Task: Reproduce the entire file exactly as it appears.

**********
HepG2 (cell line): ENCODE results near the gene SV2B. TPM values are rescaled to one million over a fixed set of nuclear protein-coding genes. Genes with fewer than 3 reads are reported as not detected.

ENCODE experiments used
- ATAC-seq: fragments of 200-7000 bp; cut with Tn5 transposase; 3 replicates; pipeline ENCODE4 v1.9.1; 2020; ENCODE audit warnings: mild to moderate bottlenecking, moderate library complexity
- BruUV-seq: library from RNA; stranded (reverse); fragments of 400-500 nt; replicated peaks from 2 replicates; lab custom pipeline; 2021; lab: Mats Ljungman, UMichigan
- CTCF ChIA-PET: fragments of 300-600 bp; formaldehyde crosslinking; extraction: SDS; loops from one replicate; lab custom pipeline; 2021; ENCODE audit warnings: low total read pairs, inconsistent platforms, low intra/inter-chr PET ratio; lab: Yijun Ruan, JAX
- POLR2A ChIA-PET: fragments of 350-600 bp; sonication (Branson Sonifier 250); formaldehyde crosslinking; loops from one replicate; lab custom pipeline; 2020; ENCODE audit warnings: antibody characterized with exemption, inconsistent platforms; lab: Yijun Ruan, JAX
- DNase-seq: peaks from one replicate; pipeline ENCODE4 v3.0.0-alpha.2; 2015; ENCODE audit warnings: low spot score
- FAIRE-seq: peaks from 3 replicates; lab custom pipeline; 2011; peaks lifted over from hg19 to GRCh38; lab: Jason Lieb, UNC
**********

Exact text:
HepG2 (cell line): ENCODE results near the gene SV2B. TPM values are rescaled to one million over a fixed set of nuclear protein-coding genes. Genes with fewer than 3 reads are reported as not detected.

ENCODE experiments used
- ATAC-seq: fragments of 200-7000 bp; cut with Tn5 transposase; 3 replicates; pipeline ENCODE4 v1.9.1; 2020; ENCODE audit warnings: mild to moderate bottlenecking, moderate library complexity
- BruUV-seq: library from RNA; stranded (reverse); fragments of 400-500 nt; replicated peaks from 2 replicates; lab custom pipeline; 2021; lab: Mats Ljungman, UMichigan
- CTCF ChIA-PET: fragments of 300-600 bp; formaldehyde crosslinking; extraction: SDS; loops from one replicate; lab custom pipeline; 2021; ENCODE audit warnings: low total read pairs, inconsistent platforms, low intra/inter-chr PET ratio; lab: Yijun Ruan, JAX
- POLR2A ChIA-PET: fragments of 350-600 bp; sonication (Branson Sonifier 250); formaldehyde crosslinking; loops from one replicate; lab custom pipeline; 2020; ENCODE audit warnings: antibody characterized with exemption, inconsistent platforms; lab: Yijun Ruan, JAX
- DNase-seq: peaks from one replicate; pipeline ENCODE4 v3.0.0-alpha.2; 2015; ENCODE audit warnings: low spot score
- FAIRE-seq: peaks from 3 replicates; lab custom pipeline; 2011; peaks lifted over from hg19 to GRCh38; lab: Jason Lieb, UNC